U.S. Markets closed

The US consumer is spending more, but it's only benefiting 2 parts of the economy


It’s a good time to be an American business — especially if that business is related to services or e-commerce, according to a new Macquarie Research report led by analyst David Doyle.

This is because the US consumer has been thriving and has consequently been demanding more services and goods online. Overall retail sales for June rose 0.6% sequentially, and were up 2.7% year over year. This continues a longer-term trend, with retail sales in May also growing year over year. Consumer confidence, as tracked by the University of Michigan, has also been trending upwards, and remains at relatively high levels despite a recent dip.

Moreover, record-low gas prices have also contributed to Americans’ ability to purchase other, more elastic goods.

This bodes very well for the economy, as around 70% of America’s GDP comes from consumer spending. However, the Macquarie Research report found that virtually all of the increase in consumer spending has been occurring in services and e-commerce.

Screen Shot 2016-07-20 at 4.32.22 PM

As can be seen from the chart above, 100% of the growth in consumer spending over the past two years was allocated towards services or e-commerce goods. This is a big jump from the earlier part of this century, when 73% of consumer spending growth was going towards e-commerce or services. 

Overall, services now represent 68% of America’s GDP while goods represent 32%. Forty years ago, that ratio was more like 50-50. However, it isn’t that we’re buying fewer goods these days; it’s just that outsourcing has made goods a lot cheaper in the US in recent years. On the other hand, services can’t be easily outsourced, which results in the price increasing over time. In fact, the average price of services has increased by 50% since 2000, while goods increased a mere 8%.

Macquarie Research expects this trend to continue, as its tracking shows the price of goods in the past year has actually gone down by 1.8%, while the price of services has increased by 2.2%.

The e-commerce sector will still continue to do well even with the price of goods dropping, since it’s captured so much market share from brick-and-mortar retailers. Those traditional retailers have seen collapsing sales, with department stores like Macy’s (M), Kohl’s (KSS) and Nordstrom (JWN) seeing their stock prices suffer, and their balance sheets loaded up with inventory.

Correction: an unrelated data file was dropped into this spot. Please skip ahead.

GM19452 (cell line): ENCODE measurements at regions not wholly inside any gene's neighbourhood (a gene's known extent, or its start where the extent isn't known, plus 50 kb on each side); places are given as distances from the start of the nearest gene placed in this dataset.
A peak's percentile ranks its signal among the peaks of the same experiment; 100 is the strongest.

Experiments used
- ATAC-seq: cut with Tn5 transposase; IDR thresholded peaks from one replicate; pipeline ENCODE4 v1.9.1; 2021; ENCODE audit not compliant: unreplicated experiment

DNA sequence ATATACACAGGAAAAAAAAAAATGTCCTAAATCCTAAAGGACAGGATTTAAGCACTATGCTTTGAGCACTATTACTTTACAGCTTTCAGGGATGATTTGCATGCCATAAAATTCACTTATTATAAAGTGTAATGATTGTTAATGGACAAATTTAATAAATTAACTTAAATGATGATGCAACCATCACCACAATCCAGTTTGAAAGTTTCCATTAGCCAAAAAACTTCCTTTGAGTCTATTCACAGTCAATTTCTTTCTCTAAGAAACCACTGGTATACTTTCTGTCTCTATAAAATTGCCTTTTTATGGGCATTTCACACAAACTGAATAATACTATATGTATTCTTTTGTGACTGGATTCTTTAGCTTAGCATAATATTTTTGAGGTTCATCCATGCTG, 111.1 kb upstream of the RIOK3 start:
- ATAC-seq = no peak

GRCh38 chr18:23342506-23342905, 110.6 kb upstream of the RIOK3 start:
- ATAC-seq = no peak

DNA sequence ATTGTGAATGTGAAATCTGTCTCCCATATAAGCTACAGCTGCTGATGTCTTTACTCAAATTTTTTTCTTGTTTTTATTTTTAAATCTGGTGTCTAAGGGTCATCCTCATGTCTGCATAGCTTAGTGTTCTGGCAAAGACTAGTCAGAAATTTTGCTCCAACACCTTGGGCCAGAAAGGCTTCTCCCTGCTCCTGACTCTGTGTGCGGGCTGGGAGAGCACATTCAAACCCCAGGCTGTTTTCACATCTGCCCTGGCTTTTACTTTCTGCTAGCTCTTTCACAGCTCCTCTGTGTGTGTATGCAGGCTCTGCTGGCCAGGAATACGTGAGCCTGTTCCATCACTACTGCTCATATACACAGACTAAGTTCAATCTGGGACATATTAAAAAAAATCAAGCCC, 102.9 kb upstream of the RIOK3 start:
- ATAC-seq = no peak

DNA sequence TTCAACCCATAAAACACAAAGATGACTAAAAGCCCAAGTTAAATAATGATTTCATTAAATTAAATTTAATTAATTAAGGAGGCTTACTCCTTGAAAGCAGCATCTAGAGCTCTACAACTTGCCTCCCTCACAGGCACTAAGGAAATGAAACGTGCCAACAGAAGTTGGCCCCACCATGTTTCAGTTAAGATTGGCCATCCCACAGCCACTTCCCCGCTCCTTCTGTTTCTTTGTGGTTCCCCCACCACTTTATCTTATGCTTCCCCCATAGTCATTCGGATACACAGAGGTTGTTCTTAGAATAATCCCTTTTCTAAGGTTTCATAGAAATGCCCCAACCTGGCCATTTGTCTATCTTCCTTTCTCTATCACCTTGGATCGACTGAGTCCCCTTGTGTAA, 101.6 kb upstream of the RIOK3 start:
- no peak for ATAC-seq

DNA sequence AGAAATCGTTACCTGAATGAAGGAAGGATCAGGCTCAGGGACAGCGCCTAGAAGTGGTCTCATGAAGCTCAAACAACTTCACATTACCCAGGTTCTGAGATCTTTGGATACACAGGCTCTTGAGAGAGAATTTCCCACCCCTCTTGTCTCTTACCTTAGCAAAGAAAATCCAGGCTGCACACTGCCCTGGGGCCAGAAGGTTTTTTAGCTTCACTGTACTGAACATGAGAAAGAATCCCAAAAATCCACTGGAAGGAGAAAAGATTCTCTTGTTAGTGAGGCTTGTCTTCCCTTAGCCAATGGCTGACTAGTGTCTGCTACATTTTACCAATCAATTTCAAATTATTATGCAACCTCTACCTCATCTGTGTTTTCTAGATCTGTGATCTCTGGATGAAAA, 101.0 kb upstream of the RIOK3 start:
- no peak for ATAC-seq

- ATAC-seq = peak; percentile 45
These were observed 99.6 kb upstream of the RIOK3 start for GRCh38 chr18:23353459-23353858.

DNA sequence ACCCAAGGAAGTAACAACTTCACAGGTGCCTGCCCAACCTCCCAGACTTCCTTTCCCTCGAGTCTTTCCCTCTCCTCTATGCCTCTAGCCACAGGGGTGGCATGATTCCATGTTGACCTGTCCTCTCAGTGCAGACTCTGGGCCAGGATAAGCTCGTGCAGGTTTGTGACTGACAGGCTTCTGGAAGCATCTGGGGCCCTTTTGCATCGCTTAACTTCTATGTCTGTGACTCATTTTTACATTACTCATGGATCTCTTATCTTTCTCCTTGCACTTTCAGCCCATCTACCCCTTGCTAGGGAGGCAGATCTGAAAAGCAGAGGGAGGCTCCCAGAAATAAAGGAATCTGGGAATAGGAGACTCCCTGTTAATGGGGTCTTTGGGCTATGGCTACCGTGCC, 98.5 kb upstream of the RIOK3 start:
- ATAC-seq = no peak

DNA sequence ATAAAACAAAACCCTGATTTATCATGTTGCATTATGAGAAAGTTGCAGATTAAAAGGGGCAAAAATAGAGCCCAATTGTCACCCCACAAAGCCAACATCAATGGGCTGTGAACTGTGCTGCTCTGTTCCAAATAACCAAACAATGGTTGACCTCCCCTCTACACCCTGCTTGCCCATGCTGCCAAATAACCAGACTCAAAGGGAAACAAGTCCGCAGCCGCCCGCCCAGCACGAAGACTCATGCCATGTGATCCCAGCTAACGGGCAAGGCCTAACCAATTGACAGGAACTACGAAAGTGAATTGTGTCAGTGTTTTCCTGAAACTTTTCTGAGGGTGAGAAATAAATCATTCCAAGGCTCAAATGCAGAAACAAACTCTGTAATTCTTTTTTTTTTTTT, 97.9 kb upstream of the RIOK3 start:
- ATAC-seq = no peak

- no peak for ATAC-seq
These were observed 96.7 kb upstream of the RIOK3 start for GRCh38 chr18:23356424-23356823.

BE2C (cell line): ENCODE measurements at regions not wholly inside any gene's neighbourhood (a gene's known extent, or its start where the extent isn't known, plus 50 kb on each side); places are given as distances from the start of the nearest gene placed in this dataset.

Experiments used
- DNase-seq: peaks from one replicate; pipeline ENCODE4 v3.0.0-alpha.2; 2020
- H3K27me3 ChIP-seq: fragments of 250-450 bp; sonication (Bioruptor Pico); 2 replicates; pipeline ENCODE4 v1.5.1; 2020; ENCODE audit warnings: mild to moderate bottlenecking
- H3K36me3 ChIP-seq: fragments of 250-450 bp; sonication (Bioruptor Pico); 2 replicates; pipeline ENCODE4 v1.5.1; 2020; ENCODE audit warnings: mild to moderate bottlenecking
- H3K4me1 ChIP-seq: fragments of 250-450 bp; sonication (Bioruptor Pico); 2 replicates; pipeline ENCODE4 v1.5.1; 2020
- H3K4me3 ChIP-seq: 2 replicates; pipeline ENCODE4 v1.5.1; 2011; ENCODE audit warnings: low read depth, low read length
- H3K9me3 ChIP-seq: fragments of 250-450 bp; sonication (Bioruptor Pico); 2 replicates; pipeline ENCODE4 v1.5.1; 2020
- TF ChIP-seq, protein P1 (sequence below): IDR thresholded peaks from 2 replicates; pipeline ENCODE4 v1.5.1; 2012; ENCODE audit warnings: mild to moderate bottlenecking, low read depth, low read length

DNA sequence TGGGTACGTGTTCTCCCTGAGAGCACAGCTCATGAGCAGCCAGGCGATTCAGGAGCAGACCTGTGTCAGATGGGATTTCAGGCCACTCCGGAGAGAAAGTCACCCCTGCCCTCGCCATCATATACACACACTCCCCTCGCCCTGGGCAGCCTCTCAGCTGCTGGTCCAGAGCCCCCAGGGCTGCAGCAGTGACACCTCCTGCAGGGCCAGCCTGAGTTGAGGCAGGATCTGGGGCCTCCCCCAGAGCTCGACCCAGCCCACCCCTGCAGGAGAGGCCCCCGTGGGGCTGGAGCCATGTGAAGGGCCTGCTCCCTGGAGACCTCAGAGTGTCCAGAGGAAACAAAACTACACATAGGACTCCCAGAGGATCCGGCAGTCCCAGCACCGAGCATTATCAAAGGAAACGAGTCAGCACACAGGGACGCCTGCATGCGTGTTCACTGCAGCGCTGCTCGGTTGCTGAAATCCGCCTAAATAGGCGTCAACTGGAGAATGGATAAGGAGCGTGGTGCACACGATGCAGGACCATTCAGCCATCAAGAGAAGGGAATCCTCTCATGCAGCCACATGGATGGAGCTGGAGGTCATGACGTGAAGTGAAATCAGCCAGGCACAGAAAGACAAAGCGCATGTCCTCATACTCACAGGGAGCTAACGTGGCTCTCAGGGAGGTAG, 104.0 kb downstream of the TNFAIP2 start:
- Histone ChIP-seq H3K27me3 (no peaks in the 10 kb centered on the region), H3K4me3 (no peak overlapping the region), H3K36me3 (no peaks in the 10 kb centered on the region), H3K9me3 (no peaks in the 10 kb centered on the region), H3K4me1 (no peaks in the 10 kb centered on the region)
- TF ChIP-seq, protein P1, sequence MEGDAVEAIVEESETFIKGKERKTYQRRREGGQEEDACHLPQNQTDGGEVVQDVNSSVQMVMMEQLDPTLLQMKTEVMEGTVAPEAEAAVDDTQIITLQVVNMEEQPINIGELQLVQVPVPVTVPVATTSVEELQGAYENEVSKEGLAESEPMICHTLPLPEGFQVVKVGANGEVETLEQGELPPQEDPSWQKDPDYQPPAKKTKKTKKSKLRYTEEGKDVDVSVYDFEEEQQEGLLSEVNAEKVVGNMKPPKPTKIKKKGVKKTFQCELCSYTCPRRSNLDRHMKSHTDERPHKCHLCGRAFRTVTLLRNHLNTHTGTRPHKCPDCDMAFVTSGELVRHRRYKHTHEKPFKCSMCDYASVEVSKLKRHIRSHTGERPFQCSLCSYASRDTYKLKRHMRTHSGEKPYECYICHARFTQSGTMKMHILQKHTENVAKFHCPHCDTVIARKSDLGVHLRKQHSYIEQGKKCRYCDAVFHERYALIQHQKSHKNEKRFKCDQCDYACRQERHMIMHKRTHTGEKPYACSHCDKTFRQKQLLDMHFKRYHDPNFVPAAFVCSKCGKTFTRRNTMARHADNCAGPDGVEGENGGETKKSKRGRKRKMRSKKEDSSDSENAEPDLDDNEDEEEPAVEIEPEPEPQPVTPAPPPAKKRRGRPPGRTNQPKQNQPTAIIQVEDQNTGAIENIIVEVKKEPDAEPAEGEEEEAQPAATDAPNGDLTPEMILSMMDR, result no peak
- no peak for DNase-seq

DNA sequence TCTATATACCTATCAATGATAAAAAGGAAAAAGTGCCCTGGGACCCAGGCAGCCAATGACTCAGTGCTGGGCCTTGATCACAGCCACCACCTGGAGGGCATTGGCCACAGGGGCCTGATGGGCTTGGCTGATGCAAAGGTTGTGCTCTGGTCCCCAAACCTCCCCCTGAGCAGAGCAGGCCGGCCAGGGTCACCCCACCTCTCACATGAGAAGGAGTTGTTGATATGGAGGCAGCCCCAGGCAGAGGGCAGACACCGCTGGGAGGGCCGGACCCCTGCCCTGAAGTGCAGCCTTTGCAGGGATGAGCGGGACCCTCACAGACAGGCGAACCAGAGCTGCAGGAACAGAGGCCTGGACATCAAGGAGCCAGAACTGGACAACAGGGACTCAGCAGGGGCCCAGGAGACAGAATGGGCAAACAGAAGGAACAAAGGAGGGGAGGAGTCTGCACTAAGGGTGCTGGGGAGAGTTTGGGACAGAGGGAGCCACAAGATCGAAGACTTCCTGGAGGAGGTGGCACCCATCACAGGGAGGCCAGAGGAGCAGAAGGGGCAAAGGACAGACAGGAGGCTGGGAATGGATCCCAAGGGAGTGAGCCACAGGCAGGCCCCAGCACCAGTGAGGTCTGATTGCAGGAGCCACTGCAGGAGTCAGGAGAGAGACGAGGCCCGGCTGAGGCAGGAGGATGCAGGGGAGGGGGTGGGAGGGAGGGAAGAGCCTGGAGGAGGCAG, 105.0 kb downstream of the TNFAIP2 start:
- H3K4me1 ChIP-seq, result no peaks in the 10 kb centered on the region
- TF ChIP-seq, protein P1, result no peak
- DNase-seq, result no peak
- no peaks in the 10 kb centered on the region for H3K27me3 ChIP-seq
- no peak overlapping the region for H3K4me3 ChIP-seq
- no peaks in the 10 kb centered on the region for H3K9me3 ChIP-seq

At the same time, e-commerce giant Amazon (AMZN), has seen tremendous growth.

This decline is even apparent from the retail sales reports, which have shown a trend of online retailers growing their sales, while department stores sales fall, year after year.

Clearly, even with the consumer stronger than ever, investors need to be selective. Given the macroeconomic trends, Doyle is positive overall on e-commerce and services, but warns against “clothing & footwear, consumer lenders and transports with more industrial exposure.”

Lest you think that the increased spending is simply coming from consumers loading up on debt, the ratio of household debt to personal income has actually been plummeting over the past several years, as can be seen from the chart below:

Screen Shot 2016-07-20 at 4.32.52 PM

Things are going well for the consumer in more ways than one too; borrowing costs are also way down, as interest rates rest at all time lows. Therefore, it is unsurprising that the amount of money consumers spend on interest payments has fallen to historic lows.

There’s even more potential for continued growth in consumer spending as well, given that income growth has actually exceeded spending growth over the past two years. All of this bodes well for the overall economy, even if some sectors may be left behind.

Rayhanul Ibrahim is a writer for Yahoo Finance.

Read more:

From biomass to nuclear: The evolution of American energy usage since 1776

How pros are advising clients in this bizarre world of negative rates

As the stock market hits new highs, Wall Street is getting more skeptical

The ‘nonstore’ retail boom is not letting up